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business. technology. society.
Kenneth C. Laudon
Carol Guercio Traver
Copyright © 2010 Pearson Education, Inc.
E-commerce Business Models and Concepts
Copyright © 2010 Pearson Education, Inc.
Tweet Tweet: What’s Your Business Model?
What characteristics or benchmarks can be used to assess the business value of a company such as Twitter that does have revenue? Have you used Twitter to communicate with friends or family? What are your thoughts on this service? What are Twitter’s most important assets? Which of the possible methods described for monetizing Twitter’s assets do you feel might be most successful?
Copyright © 2010 Pearson Education, Inc.
E-commerce Business Models
Set of planned
activities designed to result in a profit in a marketplace
a firm’s business model
E-commerce business model
Uses/leverages unique qualities of Internet and
Copyright © 2010 Pearson Education, Inc. Slide 2-4
5. 4. 8. 7. . 2. Inc. 6.8 Key Elements of a Business Model 1. Value proposition Revenue model Market opportunity Competitive environment Competitive advantage Market strategy Organizational development Management team Slide 2-5 Copyright © 2010 Pearson Education. 3.
Slide 2-6 .1. price discovery costs Facilitation of transactions by managing product delivery Copyright © 2010 Pearson Education. Value Proposition Why should the customer buy from you? Successful e-commerce value propositions: Personalization/customization Reduction of product search. Inc.
Slide 2-7 .2. and produce a superior return on invested capital? Major types: Advertising revenue model Subscription revenue model Transaction fee revenue model Sales revenue model Affiliate revenue model Copyright © 2010 Pearson Education. Inc. generate profits. Revenue Model How will the firm earn revenue.
Market Opportunity What marketspace do you intend to serve and what is its size? Marketspace: Area of actual or potential commercial value in which company intends to operate Realistic market opportunity: Defined by revenue potential in each of market niches in which company hopes to compete Market opportunity typically divided into smaller niches Copyright © 2010 Pearson Education. Inc.3. Slide 2-8 .
4. Inc. Competitive Environment Who else occupies your intended marketspace? Other companies selling similar products in the same marketspace Includes both direct and indirect competitors Influenced by: Number and size of active competitors Each competitor’s market share Competitors’ profitability Competitors’ pricing Copyright © 2010 Pearson Education. Slide 2-9 .
Inc. Slide 2-10 .5. Competitive Advantage What special advantages does your firm bring to the marketspace? Achieved when firm produces superior product or can bring product to market at lower price than competitors Important concepts: Asymmetries First-mover advantage Unfair competitive advantage Leverage Copyright © 2010 Pearson Education.
6. Slide 2-11 . Market Strategy How do you plan to promote your products or services to attract your target audience? Details how a company intends to enter market and attract customers Best business concepts will fail if not properly marketed to potential customers Copyright © 2010 Pearson Education. Inc.
Organizational Development What types of organizational structures within the firm are necessary to carry out the business plan? Describes how firm will organize work Typically divided into functional departments Hiring moves from generalists to specialists as company grows Copyright © 2010 Pearson Education. Inc. Slide 2-12 .7.
but should be able to change the model and redefine the business as it becomes necessary Copyright © 2010 Pearson Education.8. Slide 2-13 . Inc. Management Team What kinds of experiences and background are important for the company’s leaders to have? Employees are responsible for making the business model work Strong management team gives instant credibility to outside investors Strong management team may not be able to salvage a weak business model.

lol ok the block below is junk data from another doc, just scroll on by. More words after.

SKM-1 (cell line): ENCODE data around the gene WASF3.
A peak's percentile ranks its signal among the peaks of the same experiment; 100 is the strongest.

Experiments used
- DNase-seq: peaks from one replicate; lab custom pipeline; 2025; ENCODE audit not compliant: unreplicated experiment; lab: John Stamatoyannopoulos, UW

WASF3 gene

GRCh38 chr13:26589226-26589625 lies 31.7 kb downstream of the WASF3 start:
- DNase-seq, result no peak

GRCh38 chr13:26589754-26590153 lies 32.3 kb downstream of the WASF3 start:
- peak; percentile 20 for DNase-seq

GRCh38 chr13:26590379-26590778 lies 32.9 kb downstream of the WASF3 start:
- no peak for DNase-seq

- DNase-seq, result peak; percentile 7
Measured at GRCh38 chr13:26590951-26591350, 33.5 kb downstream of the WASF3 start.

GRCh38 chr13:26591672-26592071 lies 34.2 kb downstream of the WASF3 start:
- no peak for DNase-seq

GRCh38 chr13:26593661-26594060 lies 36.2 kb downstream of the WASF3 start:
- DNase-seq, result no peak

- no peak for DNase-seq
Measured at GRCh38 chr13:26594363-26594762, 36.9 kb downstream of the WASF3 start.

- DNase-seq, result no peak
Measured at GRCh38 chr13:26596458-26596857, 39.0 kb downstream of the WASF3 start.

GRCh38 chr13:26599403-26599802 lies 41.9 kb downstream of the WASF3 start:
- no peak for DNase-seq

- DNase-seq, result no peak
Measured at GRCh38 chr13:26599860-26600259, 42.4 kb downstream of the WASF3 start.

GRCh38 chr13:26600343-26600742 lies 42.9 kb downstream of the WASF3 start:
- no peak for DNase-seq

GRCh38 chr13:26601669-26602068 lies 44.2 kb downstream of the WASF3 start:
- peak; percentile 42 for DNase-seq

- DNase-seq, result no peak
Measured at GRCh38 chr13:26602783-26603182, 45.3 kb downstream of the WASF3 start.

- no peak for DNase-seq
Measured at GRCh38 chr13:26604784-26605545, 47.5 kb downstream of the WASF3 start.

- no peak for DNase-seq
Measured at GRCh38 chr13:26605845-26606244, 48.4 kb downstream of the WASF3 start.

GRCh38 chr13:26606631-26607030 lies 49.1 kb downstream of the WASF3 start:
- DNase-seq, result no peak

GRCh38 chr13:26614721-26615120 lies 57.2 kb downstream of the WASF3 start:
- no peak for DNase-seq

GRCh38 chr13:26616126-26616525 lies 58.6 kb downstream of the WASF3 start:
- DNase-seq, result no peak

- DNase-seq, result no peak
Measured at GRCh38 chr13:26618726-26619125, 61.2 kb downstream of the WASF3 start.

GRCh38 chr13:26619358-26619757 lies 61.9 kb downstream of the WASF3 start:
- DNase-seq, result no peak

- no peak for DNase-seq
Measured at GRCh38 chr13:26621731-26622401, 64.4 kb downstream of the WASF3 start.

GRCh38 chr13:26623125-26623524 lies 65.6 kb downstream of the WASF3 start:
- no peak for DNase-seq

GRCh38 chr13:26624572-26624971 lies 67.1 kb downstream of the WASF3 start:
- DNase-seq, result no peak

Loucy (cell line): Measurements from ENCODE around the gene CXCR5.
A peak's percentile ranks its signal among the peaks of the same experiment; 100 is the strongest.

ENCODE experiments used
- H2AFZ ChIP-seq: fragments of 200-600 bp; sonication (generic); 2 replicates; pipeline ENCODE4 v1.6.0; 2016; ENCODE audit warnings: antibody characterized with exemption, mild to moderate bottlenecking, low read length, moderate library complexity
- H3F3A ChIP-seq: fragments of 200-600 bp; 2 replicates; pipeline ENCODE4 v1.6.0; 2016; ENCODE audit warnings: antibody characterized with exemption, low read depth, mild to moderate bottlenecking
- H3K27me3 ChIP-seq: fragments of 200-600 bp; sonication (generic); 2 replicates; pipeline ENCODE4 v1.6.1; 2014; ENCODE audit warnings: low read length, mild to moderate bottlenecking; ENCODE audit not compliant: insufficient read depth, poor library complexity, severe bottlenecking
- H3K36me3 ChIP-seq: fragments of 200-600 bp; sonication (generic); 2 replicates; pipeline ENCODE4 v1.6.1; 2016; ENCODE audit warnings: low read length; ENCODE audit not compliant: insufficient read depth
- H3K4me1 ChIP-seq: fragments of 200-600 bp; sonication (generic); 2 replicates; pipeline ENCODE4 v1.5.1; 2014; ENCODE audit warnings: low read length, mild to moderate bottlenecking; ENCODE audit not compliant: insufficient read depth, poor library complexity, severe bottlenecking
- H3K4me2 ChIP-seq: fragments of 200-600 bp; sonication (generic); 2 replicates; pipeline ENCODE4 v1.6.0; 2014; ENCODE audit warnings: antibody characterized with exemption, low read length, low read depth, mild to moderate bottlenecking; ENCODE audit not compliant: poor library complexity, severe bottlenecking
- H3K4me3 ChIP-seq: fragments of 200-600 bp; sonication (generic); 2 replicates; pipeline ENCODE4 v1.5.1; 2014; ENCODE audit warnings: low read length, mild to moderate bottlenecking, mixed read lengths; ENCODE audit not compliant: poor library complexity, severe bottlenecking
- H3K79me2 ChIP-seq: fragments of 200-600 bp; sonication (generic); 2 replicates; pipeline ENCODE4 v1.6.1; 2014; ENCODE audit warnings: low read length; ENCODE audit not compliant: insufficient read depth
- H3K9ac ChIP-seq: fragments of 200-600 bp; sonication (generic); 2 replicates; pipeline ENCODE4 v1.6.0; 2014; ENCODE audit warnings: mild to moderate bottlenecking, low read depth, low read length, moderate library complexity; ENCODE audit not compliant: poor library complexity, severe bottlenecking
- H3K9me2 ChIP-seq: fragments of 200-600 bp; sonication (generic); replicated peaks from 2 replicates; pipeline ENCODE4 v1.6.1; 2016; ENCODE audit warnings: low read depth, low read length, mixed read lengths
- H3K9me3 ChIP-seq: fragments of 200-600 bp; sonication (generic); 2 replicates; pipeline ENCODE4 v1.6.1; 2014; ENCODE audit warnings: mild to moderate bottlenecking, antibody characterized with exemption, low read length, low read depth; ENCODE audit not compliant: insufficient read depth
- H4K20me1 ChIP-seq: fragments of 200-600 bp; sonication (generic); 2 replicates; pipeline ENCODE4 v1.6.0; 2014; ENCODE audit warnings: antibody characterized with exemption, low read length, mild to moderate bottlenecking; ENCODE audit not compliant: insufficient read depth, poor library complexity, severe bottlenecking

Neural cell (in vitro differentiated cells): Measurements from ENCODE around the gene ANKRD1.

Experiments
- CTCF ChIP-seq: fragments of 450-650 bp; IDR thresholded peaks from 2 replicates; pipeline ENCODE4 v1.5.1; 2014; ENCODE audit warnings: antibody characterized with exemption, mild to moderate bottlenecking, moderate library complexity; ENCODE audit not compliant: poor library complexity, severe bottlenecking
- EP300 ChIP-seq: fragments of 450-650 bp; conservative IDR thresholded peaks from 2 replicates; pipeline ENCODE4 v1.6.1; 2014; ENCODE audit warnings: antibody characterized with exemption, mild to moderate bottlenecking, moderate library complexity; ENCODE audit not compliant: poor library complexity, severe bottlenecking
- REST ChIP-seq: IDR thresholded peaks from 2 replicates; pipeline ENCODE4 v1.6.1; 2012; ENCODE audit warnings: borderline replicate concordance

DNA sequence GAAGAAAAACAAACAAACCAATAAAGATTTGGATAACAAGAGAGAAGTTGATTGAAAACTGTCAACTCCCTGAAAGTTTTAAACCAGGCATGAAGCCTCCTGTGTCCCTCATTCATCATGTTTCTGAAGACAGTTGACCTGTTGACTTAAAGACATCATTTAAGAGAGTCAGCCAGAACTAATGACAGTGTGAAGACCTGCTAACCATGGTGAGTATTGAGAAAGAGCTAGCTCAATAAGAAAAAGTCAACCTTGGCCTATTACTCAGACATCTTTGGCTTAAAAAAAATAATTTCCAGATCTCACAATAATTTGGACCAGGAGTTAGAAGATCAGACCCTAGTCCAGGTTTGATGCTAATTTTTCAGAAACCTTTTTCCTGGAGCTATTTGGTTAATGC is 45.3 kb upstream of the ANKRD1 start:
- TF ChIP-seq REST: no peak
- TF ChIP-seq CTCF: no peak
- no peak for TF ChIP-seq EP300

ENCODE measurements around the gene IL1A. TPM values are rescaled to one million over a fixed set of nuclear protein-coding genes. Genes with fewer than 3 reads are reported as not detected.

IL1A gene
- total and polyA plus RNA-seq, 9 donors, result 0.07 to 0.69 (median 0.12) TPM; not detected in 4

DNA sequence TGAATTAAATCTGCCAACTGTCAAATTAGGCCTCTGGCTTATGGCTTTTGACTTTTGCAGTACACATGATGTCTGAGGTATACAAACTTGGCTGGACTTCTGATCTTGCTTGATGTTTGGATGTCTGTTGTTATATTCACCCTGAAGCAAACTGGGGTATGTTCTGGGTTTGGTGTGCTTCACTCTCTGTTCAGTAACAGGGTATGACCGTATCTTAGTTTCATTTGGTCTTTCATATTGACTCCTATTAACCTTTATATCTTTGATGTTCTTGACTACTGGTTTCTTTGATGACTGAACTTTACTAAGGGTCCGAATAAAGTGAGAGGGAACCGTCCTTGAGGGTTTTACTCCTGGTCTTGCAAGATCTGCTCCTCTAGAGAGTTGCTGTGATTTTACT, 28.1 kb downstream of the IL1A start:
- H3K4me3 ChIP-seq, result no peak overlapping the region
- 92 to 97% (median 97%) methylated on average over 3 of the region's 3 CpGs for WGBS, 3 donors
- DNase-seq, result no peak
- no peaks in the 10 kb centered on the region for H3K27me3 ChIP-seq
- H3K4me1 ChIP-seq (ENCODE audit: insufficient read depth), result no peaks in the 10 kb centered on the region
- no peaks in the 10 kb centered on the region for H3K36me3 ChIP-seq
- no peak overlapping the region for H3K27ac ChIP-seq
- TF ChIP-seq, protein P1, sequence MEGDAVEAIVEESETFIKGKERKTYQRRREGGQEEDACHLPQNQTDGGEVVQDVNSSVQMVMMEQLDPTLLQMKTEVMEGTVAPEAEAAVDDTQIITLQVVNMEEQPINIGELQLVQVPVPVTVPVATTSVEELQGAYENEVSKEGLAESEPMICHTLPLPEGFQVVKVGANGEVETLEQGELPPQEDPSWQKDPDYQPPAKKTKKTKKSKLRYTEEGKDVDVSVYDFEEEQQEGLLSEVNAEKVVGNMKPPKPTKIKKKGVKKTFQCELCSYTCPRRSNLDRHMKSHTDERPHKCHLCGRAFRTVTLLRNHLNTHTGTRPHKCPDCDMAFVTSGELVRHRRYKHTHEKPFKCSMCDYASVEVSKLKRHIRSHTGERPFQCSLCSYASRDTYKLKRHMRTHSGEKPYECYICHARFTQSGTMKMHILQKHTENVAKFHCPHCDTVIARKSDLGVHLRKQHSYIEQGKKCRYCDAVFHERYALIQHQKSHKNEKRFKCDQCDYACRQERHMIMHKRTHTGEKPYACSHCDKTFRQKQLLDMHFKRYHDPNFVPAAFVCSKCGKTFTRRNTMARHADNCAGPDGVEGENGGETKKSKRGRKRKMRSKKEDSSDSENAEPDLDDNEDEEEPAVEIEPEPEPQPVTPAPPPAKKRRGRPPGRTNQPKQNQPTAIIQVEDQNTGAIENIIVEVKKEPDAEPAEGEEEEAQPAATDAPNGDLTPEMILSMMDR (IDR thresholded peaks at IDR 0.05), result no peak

Inc.Insight on Business Online Grocers: Finding and Executing the Right Model Class Discussion Why do you think Webvan failed? Why are more traditional grocery chains succeeding online today? Why would an online customer pay the same price as in the store plus a delivery charge? What’s the benefit to the customer? What are the important success factors for FreshDirect? Do you think FreshDirect would work in your town? Slide 2-14 Copyright © 2010 Pearson Education. .
e. C2C) Type of e-commerce technology. Slide 2-15 . eBay Copyright © 2010 Pearson Education. Inc. B2B.Categorizing E-commerce Business Models No one correct way We categorize business models according to: E-commerce sector (B2C. i.g. m-commerce Similar business models appear in more than one sector Some companies use multiple business models...e.
Slide 2-16 .B2C Business Models: Portal Search plus an integrated package of content and services Revenue models: Advertising. transaction fees Variations: Horizontal/General Vertical/Specialized (Vortal) Pure Search Copyright © 2010 Pearson Education. Inc. subscription fees.
. Inc.Insight on Technology Can Bing Bong Google? Class Discussion How many of you use Google. or Microsoft’s Bing? Does the class differ from the overall Web population? Why do you use a particular search engine? Why is Google moving beyond search and advertising into applications? How is Bing trying to distinguish itself from Google? Do you think this strategy will work? Slide 2-17 Copyright © 2010 Pearson Education. Yahoo.
Inc. Slide 2-18 .B2C Models: E-tailer Online version of traditional retailer Revenue model: Sales Variations: Virtual merchant Bricks-and-clicks Catalog merchant Manufacturer-direct Low barriers to entry Copyright © 2010 Pearson Education.
Slide 2-19 . advertising. pay per download (micropayment). affiliate referral fees Variations: Content owners Syndication Web aggregators Copyright © 2010 Pearson Education. Inc. video Revenue models: Subscription.B2C Models: Content Provider Digital content on the Web News. music.